FALMOUTH — The only speakers at a Town Council public hearing on future uses of a town-owned lot at 260 Foreside Road were a married couple who urged councilors to sell the property.
Rowan Morse, a local Realtor, and her husband, Jeff, both said Jan. 9 that since the town has not been able to propose a suitable and publicly accepted use for the land, which it purchased in 2007, it would be better to put the property back on the tax rolls.
The Morses live across the street from the 3.3-acre property, which abuts Underwood Park. In her comments, Rowan Morse called the original purchase “a reckless move.”
“Ten years is long enough to show this is not something we need or fabricate uses for,” she said. “We don’t need a new park. We don’t need more parking. Ten years later after numerous surveys and public input we are still discussing (this).”
Morse encouraged the council to sell a back acre to Holy Martyrs Church, which might want the land to expand the church’s parking lot, and then put the front 2 acres back on the market.
Morse was also the only member of the public to appear at the first of two sessions held Monday by a subcommittee of councilors that was tasked in May with setting up a public input process to get recommended uses for the parcel.
Even though no one else showed up for either public hearing, councilors Caleb Hemphill, Ned Kitchel and Charlie McBrady, who make up the subcommittee, said they’ve all received emails and phone calls from residents who have suggestions or hopes for the undeveloped lot.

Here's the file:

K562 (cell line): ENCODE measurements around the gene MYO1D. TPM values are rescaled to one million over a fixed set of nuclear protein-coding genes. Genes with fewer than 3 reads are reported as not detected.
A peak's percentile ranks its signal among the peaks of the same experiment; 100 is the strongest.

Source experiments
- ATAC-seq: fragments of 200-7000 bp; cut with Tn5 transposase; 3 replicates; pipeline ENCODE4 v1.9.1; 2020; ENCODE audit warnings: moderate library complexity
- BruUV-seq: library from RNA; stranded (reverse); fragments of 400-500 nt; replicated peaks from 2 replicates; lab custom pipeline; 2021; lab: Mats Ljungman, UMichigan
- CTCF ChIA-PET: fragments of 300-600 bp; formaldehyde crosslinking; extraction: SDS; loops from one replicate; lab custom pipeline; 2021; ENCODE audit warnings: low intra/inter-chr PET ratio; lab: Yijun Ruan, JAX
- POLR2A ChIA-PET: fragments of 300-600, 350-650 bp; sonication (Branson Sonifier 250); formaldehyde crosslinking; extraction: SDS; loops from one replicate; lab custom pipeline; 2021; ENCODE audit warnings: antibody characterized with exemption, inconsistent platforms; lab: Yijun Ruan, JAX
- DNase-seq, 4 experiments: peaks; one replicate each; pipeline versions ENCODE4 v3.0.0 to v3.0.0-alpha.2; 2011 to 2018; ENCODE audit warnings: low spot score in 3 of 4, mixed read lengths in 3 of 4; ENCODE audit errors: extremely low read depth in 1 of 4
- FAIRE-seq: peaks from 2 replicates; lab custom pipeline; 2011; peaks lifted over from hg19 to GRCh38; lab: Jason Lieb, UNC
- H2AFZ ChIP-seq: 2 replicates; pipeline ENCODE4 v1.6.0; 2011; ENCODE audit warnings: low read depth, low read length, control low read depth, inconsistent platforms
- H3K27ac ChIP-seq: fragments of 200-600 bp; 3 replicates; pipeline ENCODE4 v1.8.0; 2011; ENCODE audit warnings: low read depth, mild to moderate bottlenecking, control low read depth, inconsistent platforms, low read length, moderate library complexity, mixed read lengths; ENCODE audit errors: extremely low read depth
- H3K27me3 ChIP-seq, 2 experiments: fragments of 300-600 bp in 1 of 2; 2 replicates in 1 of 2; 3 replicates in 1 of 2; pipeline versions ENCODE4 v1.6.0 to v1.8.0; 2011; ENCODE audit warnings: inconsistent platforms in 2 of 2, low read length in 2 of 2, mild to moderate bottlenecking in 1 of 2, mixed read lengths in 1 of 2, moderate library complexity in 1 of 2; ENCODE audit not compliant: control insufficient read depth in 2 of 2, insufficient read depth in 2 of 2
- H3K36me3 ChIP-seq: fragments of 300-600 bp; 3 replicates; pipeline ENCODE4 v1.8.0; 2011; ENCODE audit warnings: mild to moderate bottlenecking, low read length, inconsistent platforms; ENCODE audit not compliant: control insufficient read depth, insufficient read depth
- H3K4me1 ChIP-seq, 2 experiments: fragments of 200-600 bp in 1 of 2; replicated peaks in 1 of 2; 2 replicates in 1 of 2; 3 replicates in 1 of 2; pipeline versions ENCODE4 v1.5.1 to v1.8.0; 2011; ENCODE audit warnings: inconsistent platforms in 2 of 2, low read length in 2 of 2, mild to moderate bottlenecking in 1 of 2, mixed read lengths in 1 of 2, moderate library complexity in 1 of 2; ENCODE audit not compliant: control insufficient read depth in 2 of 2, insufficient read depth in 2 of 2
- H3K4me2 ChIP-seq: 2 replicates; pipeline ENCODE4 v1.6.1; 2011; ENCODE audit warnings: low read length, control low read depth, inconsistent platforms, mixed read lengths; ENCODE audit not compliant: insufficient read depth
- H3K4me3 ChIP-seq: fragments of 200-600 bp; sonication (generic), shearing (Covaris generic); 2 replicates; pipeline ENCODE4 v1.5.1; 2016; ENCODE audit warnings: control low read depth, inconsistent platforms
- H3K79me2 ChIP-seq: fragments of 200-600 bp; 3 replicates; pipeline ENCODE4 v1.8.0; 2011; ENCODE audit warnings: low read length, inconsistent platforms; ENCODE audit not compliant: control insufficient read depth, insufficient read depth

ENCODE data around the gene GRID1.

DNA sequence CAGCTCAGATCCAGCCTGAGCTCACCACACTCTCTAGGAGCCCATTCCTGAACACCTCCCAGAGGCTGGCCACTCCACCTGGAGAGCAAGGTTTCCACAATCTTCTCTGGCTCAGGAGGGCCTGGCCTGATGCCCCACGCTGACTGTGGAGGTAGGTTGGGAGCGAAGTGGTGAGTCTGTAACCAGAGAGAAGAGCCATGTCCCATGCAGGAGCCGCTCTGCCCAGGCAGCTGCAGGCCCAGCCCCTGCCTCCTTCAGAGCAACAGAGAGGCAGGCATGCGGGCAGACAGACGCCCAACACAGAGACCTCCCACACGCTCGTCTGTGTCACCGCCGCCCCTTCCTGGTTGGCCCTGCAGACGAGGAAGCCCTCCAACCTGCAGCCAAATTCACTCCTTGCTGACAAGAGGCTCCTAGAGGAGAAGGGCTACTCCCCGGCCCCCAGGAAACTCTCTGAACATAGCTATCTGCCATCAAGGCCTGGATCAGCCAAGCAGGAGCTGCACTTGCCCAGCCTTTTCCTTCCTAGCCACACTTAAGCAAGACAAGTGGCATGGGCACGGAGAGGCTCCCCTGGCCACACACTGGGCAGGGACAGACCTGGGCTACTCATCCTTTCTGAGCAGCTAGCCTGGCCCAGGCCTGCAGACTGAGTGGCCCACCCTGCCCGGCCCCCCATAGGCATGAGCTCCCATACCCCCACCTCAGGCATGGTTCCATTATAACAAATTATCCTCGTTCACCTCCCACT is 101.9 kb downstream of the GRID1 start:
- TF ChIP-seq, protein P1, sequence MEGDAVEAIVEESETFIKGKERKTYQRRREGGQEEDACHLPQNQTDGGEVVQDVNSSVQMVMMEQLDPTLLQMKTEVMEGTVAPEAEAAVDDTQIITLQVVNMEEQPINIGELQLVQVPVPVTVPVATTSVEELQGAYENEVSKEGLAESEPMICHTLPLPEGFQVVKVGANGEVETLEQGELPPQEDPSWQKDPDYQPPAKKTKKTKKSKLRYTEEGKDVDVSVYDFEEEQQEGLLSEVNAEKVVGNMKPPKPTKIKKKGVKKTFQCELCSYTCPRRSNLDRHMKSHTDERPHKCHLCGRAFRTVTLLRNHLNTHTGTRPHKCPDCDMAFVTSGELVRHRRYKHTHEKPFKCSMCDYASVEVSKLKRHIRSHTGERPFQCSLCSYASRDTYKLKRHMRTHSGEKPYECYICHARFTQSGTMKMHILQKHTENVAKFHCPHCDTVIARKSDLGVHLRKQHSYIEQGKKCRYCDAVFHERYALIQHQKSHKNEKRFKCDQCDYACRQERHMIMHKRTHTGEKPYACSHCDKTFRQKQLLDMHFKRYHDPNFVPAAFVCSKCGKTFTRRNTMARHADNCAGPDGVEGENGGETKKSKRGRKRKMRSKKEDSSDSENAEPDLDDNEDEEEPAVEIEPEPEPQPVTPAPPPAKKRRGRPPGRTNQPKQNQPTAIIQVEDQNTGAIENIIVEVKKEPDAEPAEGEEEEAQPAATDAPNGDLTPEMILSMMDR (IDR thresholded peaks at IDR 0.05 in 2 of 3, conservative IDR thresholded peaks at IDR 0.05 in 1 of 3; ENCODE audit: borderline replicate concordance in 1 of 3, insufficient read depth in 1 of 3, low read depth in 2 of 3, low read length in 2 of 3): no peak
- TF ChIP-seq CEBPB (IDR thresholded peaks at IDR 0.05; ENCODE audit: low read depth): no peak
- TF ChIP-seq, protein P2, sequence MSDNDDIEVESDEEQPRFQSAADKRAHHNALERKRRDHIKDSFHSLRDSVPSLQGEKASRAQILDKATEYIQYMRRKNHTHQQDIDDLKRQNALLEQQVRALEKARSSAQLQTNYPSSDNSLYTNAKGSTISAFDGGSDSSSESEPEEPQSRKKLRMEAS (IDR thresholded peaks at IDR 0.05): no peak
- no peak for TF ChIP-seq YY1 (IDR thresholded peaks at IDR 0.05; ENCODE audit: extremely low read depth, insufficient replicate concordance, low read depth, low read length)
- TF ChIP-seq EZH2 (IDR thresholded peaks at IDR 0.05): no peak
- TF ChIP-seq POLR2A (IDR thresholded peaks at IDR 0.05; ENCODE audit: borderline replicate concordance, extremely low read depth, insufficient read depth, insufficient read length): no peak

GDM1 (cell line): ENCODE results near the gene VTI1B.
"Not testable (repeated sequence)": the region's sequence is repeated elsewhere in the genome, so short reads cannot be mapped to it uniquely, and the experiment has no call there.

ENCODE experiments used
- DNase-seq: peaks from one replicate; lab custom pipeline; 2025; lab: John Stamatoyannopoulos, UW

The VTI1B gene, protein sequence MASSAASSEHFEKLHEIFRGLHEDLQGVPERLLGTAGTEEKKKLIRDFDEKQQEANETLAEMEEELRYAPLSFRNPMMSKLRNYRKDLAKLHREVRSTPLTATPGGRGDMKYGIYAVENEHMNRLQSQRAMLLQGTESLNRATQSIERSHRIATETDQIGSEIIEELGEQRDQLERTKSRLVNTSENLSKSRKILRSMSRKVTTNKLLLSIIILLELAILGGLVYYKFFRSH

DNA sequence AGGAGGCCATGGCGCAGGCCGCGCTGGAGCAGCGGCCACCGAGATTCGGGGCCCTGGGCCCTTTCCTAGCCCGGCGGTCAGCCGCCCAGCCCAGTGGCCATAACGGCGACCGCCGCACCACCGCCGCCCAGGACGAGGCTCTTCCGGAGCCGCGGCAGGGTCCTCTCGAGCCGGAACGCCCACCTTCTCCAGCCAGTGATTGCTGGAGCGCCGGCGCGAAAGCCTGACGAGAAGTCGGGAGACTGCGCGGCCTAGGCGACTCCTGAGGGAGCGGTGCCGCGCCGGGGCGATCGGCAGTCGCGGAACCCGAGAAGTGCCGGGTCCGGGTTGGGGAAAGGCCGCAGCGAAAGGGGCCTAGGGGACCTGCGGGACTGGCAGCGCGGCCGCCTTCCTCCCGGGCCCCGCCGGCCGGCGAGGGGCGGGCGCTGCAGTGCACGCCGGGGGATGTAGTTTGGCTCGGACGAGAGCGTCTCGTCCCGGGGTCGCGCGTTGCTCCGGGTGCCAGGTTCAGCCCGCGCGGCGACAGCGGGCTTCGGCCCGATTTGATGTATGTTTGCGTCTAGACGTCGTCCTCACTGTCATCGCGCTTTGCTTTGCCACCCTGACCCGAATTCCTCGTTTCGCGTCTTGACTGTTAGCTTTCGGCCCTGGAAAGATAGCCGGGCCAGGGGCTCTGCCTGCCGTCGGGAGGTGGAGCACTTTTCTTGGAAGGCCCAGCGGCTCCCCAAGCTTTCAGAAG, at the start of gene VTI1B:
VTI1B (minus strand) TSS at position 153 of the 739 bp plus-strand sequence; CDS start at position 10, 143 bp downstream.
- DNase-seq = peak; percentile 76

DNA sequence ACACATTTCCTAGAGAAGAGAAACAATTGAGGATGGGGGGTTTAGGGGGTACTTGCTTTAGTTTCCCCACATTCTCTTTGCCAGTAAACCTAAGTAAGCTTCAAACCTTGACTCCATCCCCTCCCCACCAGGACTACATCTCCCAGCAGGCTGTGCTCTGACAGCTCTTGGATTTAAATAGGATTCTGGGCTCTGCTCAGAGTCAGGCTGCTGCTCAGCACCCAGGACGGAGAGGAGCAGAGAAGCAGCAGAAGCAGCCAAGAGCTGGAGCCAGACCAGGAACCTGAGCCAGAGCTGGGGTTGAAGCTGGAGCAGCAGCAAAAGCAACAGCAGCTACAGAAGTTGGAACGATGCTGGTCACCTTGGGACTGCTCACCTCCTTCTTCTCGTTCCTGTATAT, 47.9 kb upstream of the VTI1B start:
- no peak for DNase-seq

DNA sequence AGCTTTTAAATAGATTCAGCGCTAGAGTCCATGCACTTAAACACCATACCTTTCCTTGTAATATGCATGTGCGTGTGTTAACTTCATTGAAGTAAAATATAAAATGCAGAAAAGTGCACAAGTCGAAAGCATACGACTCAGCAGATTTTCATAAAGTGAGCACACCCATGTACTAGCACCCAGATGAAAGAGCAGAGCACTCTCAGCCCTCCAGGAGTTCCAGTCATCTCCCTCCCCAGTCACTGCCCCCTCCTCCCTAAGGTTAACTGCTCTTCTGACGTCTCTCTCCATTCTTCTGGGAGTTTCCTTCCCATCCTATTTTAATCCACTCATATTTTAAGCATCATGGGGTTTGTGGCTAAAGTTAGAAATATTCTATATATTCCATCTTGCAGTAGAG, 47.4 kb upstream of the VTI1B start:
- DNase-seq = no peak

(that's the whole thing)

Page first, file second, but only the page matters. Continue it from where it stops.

In addition, Town Manager Nathan Poore said he hopes to get more public input when the town releases an online survey later this month. The survey will also be sent to those who own boat moorings in the harbor, but may not be Falmouth residents.
“We want to cast a wide net for people to respond to the survey,” Poore said. There will also be another chance for the public to speak in person at the council’s first meeting in February.
The members of the council subcommittee did agree with the Morses that no one in the neighborhood wants to see an intense use for the land,
Brady said Monday it’s clear that no one wants to see “drastic change,” and “the less we do (there) the better.” However, he is also anxious to wait and see what residents have to say in the survey, “then we can get to work.”
Kitchel agreed, saying what he’s heard so far from residents is “less is best,” and, at the most, what’s done should simply be an extension of Underwood Park.
In response to the Morses’ suggestion to sell the lot, Hemphill said what he’s heard from residents is that they “are interested in maintaining open space in that densely populated area of town.”
Suggestions that he’s heard include extending the sidewalk farther down Route 88 toward Depot Road and putting up dog waste bag dispensers, along with providing some extra seating near the playground at Underwood Park.
Right now the council subcommittee is only looking at recommending some additional landscaping, removing invasive plant species, and a “modest enhancement of the existing play equipment.”
But that could change based on the outcome of the online survey.